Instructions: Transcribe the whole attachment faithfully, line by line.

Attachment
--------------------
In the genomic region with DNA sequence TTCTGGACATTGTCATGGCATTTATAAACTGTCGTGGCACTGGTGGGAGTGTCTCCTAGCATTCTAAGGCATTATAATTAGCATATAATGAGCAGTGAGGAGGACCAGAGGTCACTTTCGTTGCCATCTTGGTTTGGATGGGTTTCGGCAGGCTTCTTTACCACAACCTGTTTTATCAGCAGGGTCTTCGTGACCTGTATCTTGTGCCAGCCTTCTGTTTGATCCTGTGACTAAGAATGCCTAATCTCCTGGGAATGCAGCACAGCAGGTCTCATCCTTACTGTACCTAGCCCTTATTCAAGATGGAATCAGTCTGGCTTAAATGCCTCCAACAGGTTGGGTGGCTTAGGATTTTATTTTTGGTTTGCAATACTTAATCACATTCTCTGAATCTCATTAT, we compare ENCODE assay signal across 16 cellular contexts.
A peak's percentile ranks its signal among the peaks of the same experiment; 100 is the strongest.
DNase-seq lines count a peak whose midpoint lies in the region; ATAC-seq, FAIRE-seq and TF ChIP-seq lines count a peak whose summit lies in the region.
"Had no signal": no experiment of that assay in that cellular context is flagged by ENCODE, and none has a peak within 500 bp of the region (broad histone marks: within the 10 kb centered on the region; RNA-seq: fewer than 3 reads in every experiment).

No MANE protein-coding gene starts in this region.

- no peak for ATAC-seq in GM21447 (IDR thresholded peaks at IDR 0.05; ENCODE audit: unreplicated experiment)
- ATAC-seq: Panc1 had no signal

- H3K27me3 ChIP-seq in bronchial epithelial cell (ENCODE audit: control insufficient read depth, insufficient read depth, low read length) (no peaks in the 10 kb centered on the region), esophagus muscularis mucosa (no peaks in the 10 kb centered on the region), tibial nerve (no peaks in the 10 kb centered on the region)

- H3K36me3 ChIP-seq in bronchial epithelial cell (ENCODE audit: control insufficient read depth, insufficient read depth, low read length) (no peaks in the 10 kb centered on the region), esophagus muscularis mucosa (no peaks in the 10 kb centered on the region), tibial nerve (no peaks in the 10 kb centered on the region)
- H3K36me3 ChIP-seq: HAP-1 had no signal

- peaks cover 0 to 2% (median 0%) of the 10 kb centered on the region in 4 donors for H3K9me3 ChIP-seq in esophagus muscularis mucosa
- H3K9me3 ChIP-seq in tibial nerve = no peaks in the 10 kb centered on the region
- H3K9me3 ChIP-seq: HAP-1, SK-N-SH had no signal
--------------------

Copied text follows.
In the genomic region with DNA sequence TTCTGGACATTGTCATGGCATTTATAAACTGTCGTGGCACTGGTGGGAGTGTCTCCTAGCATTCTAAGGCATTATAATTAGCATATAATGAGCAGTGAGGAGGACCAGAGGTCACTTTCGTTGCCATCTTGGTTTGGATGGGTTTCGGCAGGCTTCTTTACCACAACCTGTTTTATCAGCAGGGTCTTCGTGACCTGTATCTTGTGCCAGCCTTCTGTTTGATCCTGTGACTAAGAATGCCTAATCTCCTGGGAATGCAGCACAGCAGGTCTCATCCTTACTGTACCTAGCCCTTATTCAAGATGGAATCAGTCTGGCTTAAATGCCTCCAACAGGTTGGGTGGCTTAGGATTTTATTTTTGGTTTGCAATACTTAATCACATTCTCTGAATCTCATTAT, we compare ENCODE assay signal across 16 cellular contexts.
A peak's percentile ranks its signal among the peaks of the same experiment; 100 is the strongest.
DNase-seq lines count a peak whose midpoint lies in the region; ATAC-seq, FAIRE-seq and TF ChIP-seq lines count a peak whose summit lies in the region.
"Had no signal": no experiment of that assay in that cellular context is flagged by ENCODE, and none has a peak within 500 bp of the region (broad histone marks: within the 10 kb centered on the region; RNA-seq: fewer than 3 reads in every experiment).

No MANE protein-coding gene starts in this region.

- no peak for ATAC-seq in GM21447 (IDR thresholded peaks at IDR 0.05; ENCODE audit: unreplicated experiment)
- ATAC-seq: Panc1 had no signal

- H3K27me3 ChIP-seq in bronchial epithelial cell (ENCODE audit: control insufficient read depth, insufficient read depth, low read length) (no peaks in the 10 kb centered on the region), esophagus muscularis mucosa (no peaks in the 10 kb centered on the region), tibial nerve (no peaks in the 10 kb centered on the region)

- H3K36me3 ChIP-seq in bronchial epithelial cell (ENCODE audit: control insufficient read depth, insufficient read depth, low read length) (no peaks in the 10 kb centered on the region), esophagus muscularis mucosa (no peaks in the 10 kb centered on the region), tibial nerve (no peaks in the 10 kb centered on the region)
- H3K36me3 ChIP-seq: HAP-1 had no signal

- peaks cover 0 to 2% (median 0%) of the 10 kb centered on the region in 4 donors for H3K9me3 ChIP-seq in esophagus muscularis mucosa
- H3K9me3 ChIP-seq in tibial nerve = no peaks in the 10 kb centered on the region
- H3K9me3 ChIP-seq: HAP-1, SK-N-SH had no signal